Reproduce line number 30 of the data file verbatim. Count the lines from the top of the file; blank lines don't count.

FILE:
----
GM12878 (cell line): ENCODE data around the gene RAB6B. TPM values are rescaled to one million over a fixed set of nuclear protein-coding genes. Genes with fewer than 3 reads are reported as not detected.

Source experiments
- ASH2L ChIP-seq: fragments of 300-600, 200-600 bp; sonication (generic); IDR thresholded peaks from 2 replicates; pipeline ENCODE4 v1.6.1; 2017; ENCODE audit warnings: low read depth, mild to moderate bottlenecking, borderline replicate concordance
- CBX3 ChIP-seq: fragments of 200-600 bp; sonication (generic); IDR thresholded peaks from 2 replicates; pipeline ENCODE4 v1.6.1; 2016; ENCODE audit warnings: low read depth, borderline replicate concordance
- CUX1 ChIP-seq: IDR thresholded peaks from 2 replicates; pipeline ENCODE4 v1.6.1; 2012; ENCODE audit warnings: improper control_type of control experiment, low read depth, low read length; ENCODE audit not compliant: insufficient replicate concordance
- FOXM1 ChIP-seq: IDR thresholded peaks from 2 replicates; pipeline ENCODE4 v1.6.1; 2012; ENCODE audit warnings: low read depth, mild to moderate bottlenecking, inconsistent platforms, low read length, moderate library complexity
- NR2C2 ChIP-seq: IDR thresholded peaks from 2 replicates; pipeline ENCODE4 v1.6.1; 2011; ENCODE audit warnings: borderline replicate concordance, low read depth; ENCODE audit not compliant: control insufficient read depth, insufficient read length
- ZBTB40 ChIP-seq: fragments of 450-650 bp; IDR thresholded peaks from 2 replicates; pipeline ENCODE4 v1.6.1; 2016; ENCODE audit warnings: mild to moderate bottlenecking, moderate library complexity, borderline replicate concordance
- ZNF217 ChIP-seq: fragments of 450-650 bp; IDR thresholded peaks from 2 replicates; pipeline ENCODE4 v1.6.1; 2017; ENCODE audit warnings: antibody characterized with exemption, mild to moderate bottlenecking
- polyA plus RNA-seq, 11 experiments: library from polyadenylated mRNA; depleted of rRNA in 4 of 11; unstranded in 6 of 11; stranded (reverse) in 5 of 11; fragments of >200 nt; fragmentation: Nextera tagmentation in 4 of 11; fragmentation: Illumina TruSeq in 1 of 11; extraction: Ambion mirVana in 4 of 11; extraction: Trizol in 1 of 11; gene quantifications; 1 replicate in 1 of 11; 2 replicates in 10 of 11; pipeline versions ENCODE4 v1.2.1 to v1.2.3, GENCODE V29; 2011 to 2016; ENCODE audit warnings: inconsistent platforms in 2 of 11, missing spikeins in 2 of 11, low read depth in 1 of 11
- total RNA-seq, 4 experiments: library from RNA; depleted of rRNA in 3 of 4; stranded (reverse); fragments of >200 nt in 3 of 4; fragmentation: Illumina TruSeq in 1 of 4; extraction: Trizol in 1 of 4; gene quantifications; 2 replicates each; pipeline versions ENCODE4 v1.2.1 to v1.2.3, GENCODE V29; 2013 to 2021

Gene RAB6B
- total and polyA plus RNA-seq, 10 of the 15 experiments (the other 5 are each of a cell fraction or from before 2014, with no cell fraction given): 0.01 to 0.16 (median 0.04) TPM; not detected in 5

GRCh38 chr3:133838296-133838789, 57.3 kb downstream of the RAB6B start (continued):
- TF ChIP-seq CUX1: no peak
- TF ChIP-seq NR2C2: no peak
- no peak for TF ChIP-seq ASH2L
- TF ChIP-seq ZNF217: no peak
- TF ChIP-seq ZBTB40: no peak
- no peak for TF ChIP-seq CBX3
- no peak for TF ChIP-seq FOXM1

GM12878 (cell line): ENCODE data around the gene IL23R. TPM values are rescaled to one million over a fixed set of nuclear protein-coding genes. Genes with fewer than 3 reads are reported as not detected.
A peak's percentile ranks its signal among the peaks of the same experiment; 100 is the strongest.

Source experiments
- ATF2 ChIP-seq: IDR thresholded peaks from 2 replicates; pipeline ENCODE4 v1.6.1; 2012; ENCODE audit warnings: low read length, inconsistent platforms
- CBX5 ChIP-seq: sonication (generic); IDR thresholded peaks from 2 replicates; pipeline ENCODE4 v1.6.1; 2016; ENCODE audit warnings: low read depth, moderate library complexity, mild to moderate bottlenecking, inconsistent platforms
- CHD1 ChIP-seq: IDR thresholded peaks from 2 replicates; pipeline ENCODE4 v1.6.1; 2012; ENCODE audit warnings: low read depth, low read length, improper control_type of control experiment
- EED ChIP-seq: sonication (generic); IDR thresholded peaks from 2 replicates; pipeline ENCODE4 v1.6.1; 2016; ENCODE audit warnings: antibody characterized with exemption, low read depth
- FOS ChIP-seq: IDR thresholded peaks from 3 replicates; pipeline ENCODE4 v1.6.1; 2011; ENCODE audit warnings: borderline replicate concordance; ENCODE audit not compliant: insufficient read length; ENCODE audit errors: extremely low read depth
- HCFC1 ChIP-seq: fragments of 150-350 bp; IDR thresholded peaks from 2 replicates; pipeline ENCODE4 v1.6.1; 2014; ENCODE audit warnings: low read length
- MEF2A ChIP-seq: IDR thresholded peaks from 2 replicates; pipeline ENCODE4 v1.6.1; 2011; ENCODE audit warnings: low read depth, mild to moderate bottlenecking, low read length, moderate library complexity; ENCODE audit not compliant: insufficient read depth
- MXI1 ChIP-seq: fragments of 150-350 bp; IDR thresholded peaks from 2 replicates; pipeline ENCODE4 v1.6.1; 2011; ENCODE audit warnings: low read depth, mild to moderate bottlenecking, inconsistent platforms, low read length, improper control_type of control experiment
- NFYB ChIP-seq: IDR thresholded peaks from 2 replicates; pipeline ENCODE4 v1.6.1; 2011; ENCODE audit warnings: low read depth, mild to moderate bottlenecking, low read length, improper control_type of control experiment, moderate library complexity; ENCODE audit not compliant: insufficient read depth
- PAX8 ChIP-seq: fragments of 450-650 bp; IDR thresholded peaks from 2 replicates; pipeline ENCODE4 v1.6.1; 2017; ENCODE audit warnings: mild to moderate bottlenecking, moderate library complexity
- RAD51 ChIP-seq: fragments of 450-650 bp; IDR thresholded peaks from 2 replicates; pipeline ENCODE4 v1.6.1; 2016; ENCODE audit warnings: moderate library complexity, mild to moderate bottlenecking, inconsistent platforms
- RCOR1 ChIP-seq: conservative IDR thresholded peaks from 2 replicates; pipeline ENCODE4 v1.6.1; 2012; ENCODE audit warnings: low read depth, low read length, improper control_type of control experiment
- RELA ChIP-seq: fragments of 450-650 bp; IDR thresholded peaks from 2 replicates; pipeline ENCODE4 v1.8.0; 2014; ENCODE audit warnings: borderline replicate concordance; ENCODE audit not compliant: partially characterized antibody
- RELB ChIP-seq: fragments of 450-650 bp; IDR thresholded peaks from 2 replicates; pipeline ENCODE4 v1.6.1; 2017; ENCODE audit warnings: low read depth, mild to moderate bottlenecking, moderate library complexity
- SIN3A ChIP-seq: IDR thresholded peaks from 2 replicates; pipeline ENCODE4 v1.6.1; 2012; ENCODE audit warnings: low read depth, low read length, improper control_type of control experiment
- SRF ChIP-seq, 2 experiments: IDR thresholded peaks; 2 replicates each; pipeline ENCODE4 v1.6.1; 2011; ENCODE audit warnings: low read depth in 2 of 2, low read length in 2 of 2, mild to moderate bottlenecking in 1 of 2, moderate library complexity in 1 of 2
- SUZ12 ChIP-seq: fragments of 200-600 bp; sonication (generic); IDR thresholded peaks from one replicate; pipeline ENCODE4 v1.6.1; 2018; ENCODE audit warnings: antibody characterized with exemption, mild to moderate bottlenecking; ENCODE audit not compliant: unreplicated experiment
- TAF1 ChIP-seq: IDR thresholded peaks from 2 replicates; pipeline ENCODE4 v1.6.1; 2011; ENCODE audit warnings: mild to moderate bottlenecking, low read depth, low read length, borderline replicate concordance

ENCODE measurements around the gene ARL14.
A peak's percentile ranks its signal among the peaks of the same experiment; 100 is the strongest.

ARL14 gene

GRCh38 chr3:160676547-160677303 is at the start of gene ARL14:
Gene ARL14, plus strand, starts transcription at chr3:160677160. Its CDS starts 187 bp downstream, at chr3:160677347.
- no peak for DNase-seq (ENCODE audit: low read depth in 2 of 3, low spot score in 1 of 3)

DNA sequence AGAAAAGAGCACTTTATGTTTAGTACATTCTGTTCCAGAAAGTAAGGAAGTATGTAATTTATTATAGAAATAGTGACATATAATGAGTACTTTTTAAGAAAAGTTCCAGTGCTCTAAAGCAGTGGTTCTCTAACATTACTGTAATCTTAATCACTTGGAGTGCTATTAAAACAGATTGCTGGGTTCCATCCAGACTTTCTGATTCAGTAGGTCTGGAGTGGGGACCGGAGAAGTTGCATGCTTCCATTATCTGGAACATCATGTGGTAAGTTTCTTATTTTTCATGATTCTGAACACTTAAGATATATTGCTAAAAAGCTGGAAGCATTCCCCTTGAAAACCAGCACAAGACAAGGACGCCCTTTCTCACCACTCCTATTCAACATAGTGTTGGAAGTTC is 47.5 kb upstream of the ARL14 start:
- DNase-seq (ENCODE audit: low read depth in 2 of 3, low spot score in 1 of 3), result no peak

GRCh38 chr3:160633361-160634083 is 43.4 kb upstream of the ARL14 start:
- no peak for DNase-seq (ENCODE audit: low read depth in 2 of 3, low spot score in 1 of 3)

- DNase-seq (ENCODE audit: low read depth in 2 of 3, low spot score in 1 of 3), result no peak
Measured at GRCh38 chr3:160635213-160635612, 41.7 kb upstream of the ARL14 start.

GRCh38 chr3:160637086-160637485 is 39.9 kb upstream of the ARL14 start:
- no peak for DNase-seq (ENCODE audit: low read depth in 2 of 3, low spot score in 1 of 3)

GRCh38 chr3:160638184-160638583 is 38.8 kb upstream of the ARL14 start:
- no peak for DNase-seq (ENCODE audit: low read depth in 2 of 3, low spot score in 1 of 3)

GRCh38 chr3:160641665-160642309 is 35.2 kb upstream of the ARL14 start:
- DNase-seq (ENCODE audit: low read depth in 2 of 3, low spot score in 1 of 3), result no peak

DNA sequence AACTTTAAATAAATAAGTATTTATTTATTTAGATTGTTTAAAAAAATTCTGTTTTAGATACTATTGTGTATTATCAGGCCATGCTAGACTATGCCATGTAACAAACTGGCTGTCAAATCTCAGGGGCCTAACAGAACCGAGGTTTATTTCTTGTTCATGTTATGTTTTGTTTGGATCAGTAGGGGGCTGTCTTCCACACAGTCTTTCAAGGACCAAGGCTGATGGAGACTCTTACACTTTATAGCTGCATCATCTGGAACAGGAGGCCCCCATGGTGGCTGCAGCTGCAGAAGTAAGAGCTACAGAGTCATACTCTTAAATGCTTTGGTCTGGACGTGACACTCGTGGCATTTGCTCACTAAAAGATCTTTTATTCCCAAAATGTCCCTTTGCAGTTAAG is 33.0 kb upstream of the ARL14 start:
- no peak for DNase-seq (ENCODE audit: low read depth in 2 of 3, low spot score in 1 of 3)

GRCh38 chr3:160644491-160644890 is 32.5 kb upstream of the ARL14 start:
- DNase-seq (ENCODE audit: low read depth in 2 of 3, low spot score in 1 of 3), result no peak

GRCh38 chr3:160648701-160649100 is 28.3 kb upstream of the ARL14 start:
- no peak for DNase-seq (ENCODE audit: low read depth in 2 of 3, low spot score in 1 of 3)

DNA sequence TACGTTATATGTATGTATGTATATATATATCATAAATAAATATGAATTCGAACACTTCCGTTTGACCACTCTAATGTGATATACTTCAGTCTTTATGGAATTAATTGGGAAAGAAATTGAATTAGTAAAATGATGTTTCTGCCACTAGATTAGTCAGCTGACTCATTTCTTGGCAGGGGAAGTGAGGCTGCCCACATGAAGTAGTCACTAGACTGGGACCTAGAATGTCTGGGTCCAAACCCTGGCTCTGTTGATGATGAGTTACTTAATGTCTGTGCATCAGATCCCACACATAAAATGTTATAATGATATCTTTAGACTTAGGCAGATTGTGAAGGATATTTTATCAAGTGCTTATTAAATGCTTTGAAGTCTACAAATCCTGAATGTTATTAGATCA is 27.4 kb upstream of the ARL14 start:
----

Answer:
- HCFC1 ChIP-seq: fragments of 150-350 bp; IDR thresholded peaks from 2 replicates; pipeline ENCODE4 v1.6.1; 2014; ENCODE audit warnings: low read length